There will be a “Showdown” today between Greece and the Euro area (and IMF )

Yesterday was a day where it felt like time has accelerated and Friday afternoon had already arrived as everybody sang along to Adele.

Rumour has it (rumour)

Rumour has it (rumour)

Rumour has it (rumour)

First the Euro area was going to indulge in some can-kicking by offering Greece a 6 month programme extension and then Greece was making either its own offer or a hard line stance depending on which news service was broadcasting! In response Greek financial markets mimicked the nursery rhyme about the Grand Old Duke of York and his ten thousand men and they marched up the hill and back down again.

Just a thought but has any regulatory investigation checked into who makes such likes and whether there has been any individual or collective benefit- like for a hedge fund- from such rumours? Of course some gains will be by chance but are all of them?

The Greek Economy

At the bottom of all of this is the distruction that has been visited upon the Greek economy by organisations such as the IMF which changed policy to one combining austerity and internal competitiveness under the leadership of French politicians. Of course the originator Dominique Strauss-Khan has hit what we may call other problems but for me he is guilty of economic mismanagement on a grand scale.

After all this time the state of production in Greece is shown below.

The Production Index in Industry (IPI) in December 2014 compared with December 2013 recorded a decline of 3.8%. In December 2013, the annual rate of change of the IPI was –1.4%.

In the 12-month period from January 2014 to December 2014, the average rate of change of the IPI was –2.7%. In December 2013, the corresponding average rate of change of the IPI was –3.2%.


Not much sign of an economic recovery or what has become called Grecovery there is there? If we look to the (working day adjusted) underlying index it is at 83 where 2010=100. You may want a deper perspective and if we try to look through the various rebasing of the numbers and I estimate that if we used 2005 instead as 100 then the index would be more like 69, and remember initially from 2005 the economy was growing.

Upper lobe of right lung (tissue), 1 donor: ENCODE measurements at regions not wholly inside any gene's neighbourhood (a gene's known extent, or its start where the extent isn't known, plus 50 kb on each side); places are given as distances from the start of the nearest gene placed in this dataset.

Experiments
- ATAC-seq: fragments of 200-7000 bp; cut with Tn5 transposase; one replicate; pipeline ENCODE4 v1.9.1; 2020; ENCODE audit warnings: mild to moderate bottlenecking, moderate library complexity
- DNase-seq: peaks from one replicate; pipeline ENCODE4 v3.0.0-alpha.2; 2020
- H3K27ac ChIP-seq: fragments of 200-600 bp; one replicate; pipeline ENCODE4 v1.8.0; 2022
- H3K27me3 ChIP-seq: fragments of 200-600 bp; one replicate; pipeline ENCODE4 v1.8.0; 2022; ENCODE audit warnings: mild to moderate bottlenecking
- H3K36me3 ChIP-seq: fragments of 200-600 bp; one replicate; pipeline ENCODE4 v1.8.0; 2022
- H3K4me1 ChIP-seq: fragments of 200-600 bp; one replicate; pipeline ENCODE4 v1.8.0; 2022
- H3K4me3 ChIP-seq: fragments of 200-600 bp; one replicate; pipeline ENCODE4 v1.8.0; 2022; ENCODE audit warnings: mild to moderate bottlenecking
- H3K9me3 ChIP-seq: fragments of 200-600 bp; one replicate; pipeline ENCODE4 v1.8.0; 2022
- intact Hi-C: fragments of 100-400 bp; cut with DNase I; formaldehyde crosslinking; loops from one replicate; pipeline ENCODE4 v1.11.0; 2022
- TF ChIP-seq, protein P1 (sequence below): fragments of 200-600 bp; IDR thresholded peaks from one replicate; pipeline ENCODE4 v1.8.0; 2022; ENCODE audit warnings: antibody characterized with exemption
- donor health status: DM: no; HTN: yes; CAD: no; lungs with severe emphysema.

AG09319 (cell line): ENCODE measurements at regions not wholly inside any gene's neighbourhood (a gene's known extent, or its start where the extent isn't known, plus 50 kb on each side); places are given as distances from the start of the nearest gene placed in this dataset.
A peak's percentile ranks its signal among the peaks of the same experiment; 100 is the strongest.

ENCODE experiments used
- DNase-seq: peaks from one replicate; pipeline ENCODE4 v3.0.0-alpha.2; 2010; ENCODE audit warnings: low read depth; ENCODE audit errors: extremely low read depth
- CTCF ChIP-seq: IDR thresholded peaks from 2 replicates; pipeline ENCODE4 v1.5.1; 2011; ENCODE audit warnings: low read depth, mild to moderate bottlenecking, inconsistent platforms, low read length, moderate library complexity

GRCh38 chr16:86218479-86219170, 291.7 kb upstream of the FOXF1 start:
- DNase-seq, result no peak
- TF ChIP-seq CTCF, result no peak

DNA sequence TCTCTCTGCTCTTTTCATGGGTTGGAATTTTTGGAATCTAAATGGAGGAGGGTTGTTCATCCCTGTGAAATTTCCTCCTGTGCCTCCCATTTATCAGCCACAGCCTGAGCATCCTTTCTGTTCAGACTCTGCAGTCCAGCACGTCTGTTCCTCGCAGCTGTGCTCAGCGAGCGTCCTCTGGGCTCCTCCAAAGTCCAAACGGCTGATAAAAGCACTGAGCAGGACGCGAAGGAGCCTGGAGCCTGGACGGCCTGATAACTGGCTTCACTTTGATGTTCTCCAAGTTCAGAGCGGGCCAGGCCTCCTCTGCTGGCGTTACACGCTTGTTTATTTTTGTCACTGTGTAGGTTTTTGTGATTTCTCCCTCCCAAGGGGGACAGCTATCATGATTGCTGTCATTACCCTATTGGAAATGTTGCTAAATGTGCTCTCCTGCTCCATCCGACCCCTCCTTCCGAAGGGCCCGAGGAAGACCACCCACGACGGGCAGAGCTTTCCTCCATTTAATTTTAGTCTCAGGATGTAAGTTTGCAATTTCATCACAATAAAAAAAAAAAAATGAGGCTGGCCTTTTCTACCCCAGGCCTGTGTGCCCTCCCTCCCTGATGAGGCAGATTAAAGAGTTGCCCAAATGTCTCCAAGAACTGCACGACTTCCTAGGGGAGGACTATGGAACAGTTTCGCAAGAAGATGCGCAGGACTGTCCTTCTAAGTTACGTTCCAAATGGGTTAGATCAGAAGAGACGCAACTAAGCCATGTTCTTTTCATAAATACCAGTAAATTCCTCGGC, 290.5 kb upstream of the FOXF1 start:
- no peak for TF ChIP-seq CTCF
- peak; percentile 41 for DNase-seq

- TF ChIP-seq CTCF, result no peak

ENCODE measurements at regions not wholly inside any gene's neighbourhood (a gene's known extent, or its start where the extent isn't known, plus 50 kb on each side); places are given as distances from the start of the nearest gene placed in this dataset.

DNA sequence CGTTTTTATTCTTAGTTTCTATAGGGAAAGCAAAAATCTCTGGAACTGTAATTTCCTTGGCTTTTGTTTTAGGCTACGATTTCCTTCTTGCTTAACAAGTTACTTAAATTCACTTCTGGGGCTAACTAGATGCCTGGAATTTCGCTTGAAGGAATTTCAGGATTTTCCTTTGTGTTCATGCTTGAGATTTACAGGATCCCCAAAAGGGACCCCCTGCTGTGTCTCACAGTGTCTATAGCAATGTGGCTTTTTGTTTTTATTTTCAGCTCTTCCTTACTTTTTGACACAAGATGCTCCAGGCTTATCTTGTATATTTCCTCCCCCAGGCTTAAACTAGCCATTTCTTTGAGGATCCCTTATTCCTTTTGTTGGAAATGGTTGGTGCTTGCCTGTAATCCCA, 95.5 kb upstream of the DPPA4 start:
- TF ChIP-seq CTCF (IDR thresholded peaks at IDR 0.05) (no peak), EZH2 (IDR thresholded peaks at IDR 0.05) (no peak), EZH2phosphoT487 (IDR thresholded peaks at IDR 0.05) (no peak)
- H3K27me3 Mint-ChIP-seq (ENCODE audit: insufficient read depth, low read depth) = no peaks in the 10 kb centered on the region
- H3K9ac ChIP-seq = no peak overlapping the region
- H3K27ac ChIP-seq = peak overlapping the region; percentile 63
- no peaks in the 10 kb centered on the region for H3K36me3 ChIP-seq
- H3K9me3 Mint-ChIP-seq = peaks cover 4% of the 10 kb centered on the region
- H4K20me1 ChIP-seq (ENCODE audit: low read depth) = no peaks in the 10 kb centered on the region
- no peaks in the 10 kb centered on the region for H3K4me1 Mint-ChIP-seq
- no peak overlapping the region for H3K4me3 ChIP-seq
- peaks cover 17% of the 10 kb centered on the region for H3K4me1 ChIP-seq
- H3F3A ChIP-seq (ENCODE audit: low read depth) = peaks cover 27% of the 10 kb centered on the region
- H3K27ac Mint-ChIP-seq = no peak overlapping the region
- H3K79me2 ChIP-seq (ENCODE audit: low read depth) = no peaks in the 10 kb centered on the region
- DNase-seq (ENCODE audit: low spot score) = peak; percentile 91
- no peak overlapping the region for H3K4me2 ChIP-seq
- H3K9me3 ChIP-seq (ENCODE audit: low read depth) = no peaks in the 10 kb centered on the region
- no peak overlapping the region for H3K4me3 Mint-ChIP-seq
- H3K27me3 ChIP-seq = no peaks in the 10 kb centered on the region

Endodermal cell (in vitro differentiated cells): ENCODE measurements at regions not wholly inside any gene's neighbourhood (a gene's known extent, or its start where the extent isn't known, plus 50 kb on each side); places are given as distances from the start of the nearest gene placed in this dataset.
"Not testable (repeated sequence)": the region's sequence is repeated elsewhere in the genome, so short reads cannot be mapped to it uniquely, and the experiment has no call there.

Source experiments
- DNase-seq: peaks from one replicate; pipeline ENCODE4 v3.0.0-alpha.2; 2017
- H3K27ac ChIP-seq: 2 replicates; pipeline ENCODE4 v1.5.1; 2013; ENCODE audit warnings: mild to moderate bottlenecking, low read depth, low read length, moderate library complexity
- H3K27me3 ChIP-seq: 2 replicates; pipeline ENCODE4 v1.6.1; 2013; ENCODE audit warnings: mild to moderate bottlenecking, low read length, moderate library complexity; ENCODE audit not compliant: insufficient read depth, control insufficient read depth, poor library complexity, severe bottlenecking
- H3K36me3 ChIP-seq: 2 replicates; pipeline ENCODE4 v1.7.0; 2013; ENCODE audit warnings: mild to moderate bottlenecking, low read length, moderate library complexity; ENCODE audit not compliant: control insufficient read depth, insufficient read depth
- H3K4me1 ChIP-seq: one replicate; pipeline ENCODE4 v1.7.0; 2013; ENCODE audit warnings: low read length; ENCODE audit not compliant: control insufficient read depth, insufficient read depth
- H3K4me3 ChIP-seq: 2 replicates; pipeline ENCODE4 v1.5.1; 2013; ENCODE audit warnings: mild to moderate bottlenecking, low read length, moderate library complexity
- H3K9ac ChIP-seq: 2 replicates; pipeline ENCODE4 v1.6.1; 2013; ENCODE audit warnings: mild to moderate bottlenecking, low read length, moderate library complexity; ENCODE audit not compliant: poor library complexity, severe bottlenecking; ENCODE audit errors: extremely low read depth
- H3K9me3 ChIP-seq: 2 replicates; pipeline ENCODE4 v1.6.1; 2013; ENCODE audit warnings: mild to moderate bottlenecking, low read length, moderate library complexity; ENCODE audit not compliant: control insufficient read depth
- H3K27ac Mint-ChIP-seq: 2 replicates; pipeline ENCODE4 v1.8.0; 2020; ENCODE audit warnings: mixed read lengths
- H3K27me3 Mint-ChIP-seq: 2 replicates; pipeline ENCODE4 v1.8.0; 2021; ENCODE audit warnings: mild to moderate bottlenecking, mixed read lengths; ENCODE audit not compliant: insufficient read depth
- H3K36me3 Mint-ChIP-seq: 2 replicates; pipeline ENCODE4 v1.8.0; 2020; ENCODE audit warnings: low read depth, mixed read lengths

According to provisional3 results, the Industrial Production Index (IPI) in December 2007, as compared to December 2006 rose by 0,8%. A year earlier, the annual rate of change of the IPI was 2,6%.


An interesting way of measuring matters was discussed earlier on Twitter by Macrocredit.


So half of London and a bit more than Madrid, Dusseldorf and Frankfurt.

What about the national debt?

This is a large issue as Greece owed some 321.7 billion Euros according to its Ministry of Finance in its bulletin up to the end of September 2014. Herein lies the rub as 220.1 billion is owed to external support mechanisms otherwise known as other Euro area nations and the IMF. Actually we could add another circa 12 billion of external and bilateral loans to this before we get to who really is backing the extra 16.7 billion of state guarantees. Accordingly any arrangement to reduce the debt in a meaningful way has to include official creditors which were excluded from the last haircut/default in 2012. I was very critical of that arrangement for precisely this reason, as it was and is my opinion that official creditors had to take a haircut too. This is a faultline as many of the debt involved here has been provided by off-balance-sheet units such as the EFSF and it replacement ESM. Such a “free lunch” has a price when you haircut it and Euro area politicians have to explain that they have made losses to their taxpayers.

The running costs are low

This may not be what you expect but the Euro area strategy changed from the initial Germanic tactic of making Greece pay a penal rate for its loans. So initial estimates of 6%+ became 4.5% and then went even lower as shown below.

The European Financial Stability Facility (EFSF) placed today a €1.5 billion 30-year bond maturing on 17 February 2045. The issuance spread was fixed at mid swap plus four basis points. This implies a reoffer yield for investors of 1.229%. The coupon rate is 1.2%.


According to the Greek Finance Ministry Greece does not pay much more than this which the EFSF confirms.

EFSF’s on-lending costs are funding costs plus operational costs.


A lot of the debt was shifted to the longer term in an example of can kicking of which even Jonny Wilkinson would be proud! Via this route Greece has low funding costs and it is a move which albeit belatedly has helped the Greek position. Indeed Greece has some of the lowest funding costs in the world albeit with a extremely odd yield curve.